Kari Lake, the Republican who lost the Arizona governor’s race to Democrat Katie Hobbs, has asked the state Supreme Court to review her challenge of election results that has so far been rejected by the courts.
In a filing Wednesday, Lake’s attorneys focused on problems with ballot printers at some polling places in Maricopa County, which is home to more than 60% of the state’s voters.
They alleged chaos created by the technical problems had disenfranchised Republican voters. They claimed the chain of custody for ballots was broken at an off-site facility and that the Arizona Court of Appeals applied the wrong standard of proof in deciding Lake's challenge.
In the nearly four months since Lake’s defeat, the courts concluded she presented no evidence that voters whose ballots were unreadable by tabulators at polling places were not able to vote.
Maricopa County officials declined to comment Wednesday on Lake’s appeal. They have previously said everyone who experienced problems with ballot printers had a chance to vote.
In rejecting her appeal two weeks ago, the state Court of Appeals said the only thing Lake had in backing up her claims about the tabulator problems was “sheer speculation.”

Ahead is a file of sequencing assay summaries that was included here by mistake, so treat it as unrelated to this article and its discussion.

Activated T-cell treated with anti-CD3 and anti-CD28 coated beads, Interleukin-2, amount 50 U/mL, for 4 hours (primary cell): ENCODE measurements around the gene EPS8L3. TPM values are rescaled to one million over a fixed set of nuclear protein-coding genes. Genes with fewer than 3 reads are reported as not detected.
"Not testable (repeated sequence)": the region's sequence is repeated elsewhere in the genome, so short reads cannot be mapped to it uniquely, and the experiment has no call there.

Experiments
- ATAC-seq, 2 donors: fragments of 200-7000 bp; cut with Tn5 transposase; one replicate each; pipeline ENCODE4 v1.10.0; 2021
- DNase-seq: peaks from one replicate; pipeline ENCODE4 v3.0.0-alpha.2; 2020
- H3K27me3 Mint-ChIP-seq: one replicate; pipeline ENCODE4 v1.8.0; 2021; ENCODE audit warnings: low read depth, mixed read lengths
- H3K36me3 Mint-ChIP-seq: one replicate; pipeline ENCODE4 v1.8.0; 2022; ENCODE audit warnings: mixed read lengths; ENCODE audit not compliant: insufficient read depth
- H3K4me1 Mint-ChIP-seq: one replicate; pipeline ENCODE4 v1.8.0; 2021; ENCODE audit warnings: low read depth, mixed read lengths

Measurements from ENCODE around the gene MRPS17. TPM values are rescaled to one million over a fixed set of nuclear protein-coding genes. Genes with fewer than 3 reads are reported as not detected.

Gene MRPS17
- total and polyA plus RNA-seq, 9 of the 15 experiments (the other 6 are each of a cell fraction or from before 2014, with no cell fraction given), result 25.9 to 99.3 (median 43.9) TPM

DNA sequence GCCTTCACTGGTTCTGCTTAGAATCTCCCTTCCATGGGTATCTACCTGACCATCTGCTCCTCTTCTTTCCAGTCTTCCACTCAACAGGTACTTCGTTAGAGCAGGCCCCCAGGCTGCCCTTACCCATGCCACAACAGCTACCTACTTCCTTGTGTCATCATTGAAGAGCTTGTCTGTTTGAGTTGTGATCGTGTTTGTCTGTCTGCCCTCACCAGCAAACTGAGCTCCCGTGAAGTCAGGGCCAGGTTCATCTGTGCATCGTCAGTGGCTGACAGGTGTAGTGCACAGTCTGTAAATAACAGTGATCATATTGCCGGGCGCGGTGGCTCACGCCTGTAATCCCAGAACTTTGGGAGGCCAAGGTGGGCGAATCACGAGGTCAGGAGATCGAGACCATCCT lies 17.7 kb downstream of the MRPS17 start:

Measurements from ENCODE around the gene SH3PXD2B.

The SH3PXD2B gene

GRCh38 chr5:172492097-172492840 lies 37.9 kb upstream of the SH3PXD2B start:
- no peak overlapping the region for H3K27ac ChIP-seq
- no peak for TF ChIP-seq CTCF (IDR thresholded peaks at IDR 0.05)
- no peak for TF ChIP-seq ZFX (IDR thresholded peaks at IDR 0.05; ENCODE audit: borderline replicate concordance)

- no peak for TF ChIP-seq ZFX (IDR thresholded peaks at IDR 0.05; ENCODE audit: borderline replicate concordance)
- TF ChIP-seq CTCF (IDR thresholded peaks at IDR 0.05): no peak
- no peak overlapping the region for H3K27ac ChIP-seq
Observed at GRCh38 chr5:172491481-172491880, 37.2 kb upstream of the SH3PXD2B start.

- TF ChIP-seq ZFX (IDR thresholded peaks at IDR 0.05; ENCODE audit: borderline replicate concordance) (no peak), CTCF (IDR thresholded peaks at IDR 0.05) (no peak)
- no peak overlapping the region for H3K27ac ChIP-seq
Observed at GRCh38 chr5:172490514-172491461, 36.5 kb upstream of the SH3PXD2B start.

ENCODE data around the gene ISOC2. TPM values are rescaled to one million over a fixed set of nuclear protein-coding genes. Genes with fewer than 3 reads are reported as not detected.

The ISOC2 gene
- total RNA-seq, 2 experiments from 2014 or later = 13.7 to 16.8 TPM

Lake, who lost to Hobbs by just over 17,000 votes, was among the most vocal 2022 Republicans promoting former President Donald Trump’s election lies, which she made the centerpiece of her campaign. While most of the other election deniers around the country conceded after losing their races in November, Lake did not.
The defective printers produced ballots that were too light to be read by the on-site tabulators at polling places. Lines backed up in some areas due to the confusion. County officials say all ballots were counted since ballots affected by the printers were taken to more sophisticated counters at the elections department headquarters.
Lake’s attorneys also claimed the chain of custody for ballots was broken at an off-site facility, where a contractor scans mail ballots to prepare them for processing.
They claim workers at the facility put their own mail ballots into the pile, rather than returning them through normal channels, and that paperwork documenting the transfer of ballots was missing. The county disputed the claim.
Hobbs took office as governor Jan. 2.